Pilgrimage shrine a gathering place for First Nations
By Madeleine Marchildon
ST. LAURENT, Sask. — In spite of heavy rain and impassable roads, many people came to the 133rd annual pilgrimage at Our Lady of Lourdes Shrine on July 15 and 16.
The shrine site sits high on the riverbank in the rolling hills along the South Saskatchewan River. As early as the 1800s, missionaries used it as a camp. The first recorded mass was celebrated by Rev. J. B. Thibeault on May 24, 1842.
In 1884, Charles Nolin vowed to purchase a statue of the Blessed Virgin Mary should his wife be healed of hemorrhages behind her eyes. She was healed and Nolin made good his pledge. Over the years, a log church and a rectory were built and the grotto and grounds were improved. The shrine is cared for by the pastor of the nearby Duck Lake parish, a shrine and liturgical committee, and volunteers.
On July 14 Bishop Albert Thévenot, M.Afr., blessed a new roadside shrine on no. 11 highway. He said that Mary’s presence would touch people and would be an inspiration for all who travel. The roadside statue came into being from donations and volunteer labour. It marks the entrance to the main shrine of St. Laurent.
Bishop Albert Thévenot, M.Afr., and Harry Lafond
Early on July 16, First Nations people gathered for a mass in Cree concelebrated by Thévenot and Rev. Susai Jesu, OMI. Since the pipe carrier was unable to come because of the rain and roads, the pipe ceremony had to be cancelled. Instead, a tobacco offering was made by Leona Durocher of Flying Dust First Nation. Then, four elders were given a yard of cloth of four different colours — red, blue, green and blue print. The cloth is considered a symbol of prayer: Yellow indicates east; red, the south; blue, the west; and white, the north. The elders were asked to pray for youth, their health and parents and grandparents who share responsibility in their spirituality and prayer life.
The readings and homily were given by Susai in Cree. At the end of mass, everyone shook hands. As Harry Lafond explained, this gesture recognizes the deep relationship among his people and seals it until the next meeting.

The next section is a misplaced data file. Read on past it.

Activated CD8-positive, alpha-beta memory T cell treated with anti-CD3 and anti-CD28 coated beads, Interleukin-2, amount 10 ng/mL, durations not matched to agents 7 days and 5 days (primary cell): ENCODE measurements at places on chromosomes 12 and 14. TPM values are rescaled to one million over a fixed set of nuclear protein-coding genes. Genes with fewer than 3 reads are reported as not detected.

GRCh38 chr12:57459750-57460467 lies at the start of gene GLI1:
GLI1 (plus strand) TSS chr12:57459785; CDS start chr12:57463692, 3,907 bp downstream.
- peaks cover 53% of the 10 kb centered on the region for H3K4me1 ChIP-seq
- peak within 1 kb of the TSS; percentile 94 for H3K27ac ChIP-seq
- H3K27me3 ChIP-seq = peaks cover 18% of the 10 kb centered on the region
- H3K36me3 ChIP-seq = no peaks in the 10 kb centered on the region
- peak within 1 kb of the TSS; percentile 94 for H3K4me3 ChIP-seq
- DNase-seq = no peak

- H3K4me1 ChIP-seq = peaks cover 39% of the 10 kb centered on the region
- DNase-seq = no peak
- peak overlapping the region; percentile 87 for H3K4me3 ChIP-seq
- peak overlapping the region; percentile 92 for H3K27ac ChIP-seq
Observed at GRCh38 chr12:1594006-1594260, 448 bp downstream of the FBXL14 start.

Lafond said, “The Shrine is a gathering place. First Nations people come from as far away as Canoe Lake and Beauval.” In the early 1900s, his grandfather came as a pilgrim from Muskeg Lake. His people come to this holy place to reconnect with each other in a prayerful way.
“Over the years, we have begun to understand the message of Our Lady of Guadalupe for the Indigenous people,” he added. “She encourages us to find Christ inside our own culture. It’s an invitation into a journey of discovering Christ. The pipe ceremony and the eucharist complement each other.”
The French community also gathered that day to celebrate the eucharist. Rev. Maurice Fiolleau, vicar-general for the Diocese of Prince Albert, concelebrated mass with Rev. Cuong Luong. In his homily, Fiolleau shared that Jesus will be our new wine if we would invite him to our wedding and into our lives.
As the rain continued, the crowd gathered for the afternoon mass for healing and anointing. Music ministry was provided by the St. Joseph Parish Youth Choir. In his homily on the Wedding of Cana, Thévenot challenged the full assembly to listen to Mary and take her advice.
Thévenot pointed out that the miracle is a sign signifying that the new wine is Christ himself. Wine brings life, love and joy and sometimes makes one feel good. He explained, “Now you are the new wine. Be new wine to others. Go to the world and bring Christ, his life, his love and his joy. Christians need to give a new image of God and religion.
They need to be joyful Christians living out God’s love of self-giving. Sad Christians give a false image.”
“When we go to Mary,” he emphasized, “she brings us to Jesus.”